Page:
Tuesday, 16 May 2017

Et in Cascadia ego

I think I may have missed a trick in my writing career (by the way, am I the only one for whom the word 'career', in whatever context, summons up images of cars crashing through Armco, exploding at the bottom of ravines?).

You see, I've always used my real name on my work.  I haven't really had a strategy on the subject, neither hiding behind a nom de plume or choosing a different byline for each genre I write in, nor shouting my name over and over and over on social media until it becomes ingrained in our psyche like Starbucks or the Zika virus.  It's not a sexy name, but it is solid, and - in today's world importantly - unusual enough to be searchable without being unnecessarily outré or bizarre.  (I wonder if the other Robert Bagnalls Google me?  I do them.)

What I didn't bargain on was it being unpronounceable.

One of my happy, go-to memories, alongside the time a colleague mangled the alternative spellings 'disc' and 'disk' and sent out an all-points email asking if anybody knew what her 'hard dick capacity' was (completely true - and hi, Jane, if you're reading this), is standing in Waterstones on Oxford Street when two women strode through, one saying to the other, "Of course, it's pronounced 'Trollope-aye'."

You could feel everybody else in the store clench and mutter "TRO-LUP" as one.

In the same way, I didn't think it was possible to mangle my dour Staffordshire surname - BAG, as in sack, NUL, as in 'and void' - but I'm indebted to JS Arquin of the Overcast for flagging up potential future problems with the brand by making a bit of a car crash (there's that image again) of it in the recording of my story The Trouble with Vacations as Overcast 54.  I was asked to provide advice on tricky to pronounce words, but I didn't think there was one so close to home.

Perhaps, like Josef Teodor Konrad Korzeniowski, I should consider changing my moniker to something a bit more monosyllabic.  Something easier on the brain.

But, in every other respect the podcast is an outstanding job, with exactly the right balance of pathos and absurdity that I could have wished for.  And, without wishing to pat myself on the back too much,  I've written enough bilge to recognise the story as being a half decent little tale.

But, of course, I'm far too close to the subject to judge.  So please, please head over to Overcast 54, settle back for twenty minutes or so, and leave a review.  It really does matter to grass roots publishers who are trying to provide a varied literary diet.

Yours sincerely,

Joe Doe

Or maybe VJ Smith.  How about Michael Carmichael?  'Cheddar' George Albertine?  Arthur C Clarke?  Oh, hold on, I think that one's taken...

Thursday, 4 May 2017

The dress

I've been taken by the return of the 2015 internet meme that was 'The Dress' thanks to research by NYU's Pascal Wallisch.  What Wallisch posits is that how we see the dress comes down to your circadian rhythms, with owls seeing the dark colours and larks the light.  I haven't read enough to know whether one causes the other, they share a common cause, or it's just some inexplicable correlation.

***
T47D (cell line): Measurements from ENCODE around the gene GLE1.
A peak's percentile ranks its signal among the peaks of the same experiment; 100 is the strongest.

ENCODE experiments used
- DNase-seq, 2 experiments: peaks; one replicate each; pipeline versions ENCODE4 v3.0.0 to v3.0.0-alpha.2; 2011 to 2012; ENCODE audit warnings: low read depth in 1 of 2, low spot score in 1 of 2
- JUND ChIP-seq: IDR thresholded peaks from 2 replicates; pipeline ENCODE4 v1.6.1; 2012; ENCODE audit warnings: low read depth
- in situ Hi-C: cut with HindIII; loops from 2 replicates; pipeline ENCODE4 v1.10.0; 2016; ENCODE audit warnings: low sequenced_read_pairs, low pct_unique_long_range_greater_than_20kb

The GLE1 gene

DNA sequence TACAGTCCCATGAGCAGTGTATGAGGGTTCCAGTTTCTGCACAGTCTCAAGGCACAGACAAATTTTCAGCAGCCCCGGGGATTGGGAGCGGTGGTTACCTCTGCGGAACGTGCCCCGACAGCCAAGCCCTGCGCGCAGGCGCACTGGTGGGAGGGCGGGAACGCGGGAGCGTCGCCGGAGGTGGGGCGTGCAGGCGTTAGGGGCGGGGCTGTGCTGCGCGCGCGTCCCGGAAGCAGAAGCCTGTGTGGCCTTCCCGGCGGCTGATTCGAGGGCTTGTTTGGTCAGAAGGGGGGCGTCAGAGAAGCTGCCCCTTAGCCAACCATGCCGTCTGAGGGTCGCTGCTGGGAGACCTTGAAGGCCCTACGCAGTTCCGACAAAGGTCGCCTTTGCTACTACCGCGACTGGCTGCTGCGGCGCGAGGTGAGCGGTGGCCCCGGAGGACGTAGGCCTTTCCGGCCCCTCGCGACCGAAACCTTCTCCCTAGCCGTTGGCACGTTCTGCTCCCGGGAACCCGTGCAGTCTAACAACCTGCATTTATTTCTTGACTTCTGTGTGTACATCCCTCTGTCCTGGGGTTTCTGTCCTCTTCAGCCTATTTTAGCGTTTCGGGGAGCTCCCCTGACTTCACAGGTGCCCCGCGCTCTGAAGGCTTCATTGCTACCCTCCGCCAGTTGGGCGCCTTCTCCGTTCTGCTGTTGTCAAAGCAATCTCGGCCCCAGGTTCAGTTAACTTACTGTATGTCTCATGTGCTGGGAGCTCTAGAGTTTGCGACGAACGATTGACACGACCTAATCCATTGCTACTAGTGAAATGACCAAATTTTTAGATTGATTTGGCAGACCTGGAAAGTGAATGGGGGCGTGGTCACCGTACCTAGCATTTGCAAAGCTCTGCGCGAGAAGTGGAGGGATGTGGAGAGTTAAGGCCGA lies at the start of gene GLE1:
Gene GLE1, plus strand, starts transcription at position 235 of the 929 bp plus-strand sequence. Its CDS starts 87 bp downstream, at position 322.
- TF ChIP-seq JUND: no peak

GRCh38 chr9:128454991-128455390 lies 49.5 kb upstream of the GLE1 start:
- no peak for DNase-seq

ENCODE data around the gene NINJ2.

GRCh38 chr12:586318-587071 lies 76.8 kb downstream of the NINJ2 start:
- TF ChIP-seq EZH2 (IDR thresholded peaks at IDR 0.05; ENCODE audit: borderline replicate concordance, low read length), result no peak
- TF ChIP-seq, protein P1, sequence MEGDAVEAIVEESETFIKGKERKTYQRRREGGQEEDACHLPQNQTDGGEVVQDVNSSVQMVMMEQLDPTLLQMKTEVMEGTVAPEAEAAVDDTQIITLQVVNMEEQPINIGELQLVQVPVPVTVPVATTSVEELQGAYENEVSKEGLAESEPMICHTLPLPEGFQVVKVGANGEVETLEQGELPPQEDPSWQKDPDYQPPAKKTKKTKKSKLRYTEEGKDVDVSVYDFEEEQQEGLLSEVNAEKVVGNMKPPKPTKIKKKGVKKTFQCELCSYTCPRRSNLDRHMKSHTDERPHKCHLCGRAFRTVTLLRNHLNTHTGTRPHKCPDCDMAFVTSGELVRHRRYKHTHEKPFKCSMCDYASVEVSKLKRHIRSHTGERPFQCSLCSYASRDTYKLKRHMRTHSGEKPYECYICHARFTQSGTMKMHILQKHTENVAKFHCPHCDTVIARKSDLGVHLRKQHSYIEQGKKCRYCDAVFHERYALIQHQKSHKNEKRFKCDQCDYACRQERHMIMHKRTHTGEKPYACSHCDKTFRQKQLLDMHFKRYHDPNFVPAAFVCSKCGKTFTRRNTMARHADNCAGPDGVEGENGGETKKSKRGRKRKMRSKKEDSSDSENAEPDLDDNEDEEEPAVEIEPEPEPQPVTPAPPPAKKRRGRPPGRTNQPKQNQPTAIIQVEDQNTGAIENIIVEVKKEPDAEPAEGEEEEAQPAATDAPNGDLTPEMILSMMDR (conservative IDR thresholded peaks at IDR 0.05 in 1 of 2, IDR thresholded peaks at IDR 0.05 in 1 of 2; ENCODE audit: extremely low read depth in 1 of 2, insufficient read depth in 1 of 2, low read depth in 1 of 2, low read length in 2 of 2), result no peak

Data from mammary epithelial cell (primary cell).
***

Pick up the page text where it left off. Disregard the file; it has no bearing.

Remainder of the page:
Whilst a sample size of four is about as far from statistically significant as I am from the Moon, I found it curious that the theory works perfectly within our family.  We have two owls and two larks and, on this, we conform to type perfectly.  I'm an uber-lark, often up before 6am, whilst the good lady wife is 100% owl.  I don't even get brought a cup of tea on my birthday.  To me I cannot comprehend how the dress could ever be blue and black, which is as she sees it.  Likewise, she finds my view baffling.

Letting my mind wander around and over the issue, it struck me that the whole thing is akin to handedness.  Curiously, we're also split down the middle with left-handed owls and right-handed larks in our family, but with an even gender and generational mix in each camp. Handedness is, itself, a mystery well worth exploring in its own right, the fact that only a small but stable proportion of people in general are southpaws being especially resistant to explanation.  Those for whom the dress - or is it The Dress - is black and blue are also in the minority, even if the proportions differ.

So, what, I wondered, could account for people being larks or owls?  What could the evolutionary benefit be?  I've been doing a lot of thinking on this subject, which is not, lest we forget, the same as doing science.  And the conclusion I've drawn is that it all comes down to hunting.

Think about it.  You want mastodon and chips for dinner.  They're big sods, not easily taken down.  You want everything on your side.  What are you going to use?

Low sun.

Yep, you want to be coming out of the sun at that shaggy behemoth with your sharpened stick, animal pelt and big smile.  You want to maximise your odds, maximise the chances of eating tonight.  Because those that eat get to live, and those that live get to reproduce.

Which leads to populations of larks and owls, with the mad dogs and Englishmen who go out in the midday sun getting trampled due to their lack of tactical advantage.

I offer this baseless supposition up in the hope that I'll be able to refer to it in future years when some researcher, having put in decades of donkey work, comes up with this self-same idea, albeit founded on an evidence base of admirable solidity and detail.  Unlike his or hers, my approach isn't science, but it is prescience, and it's that that'll get my name, not theirs, on the theory.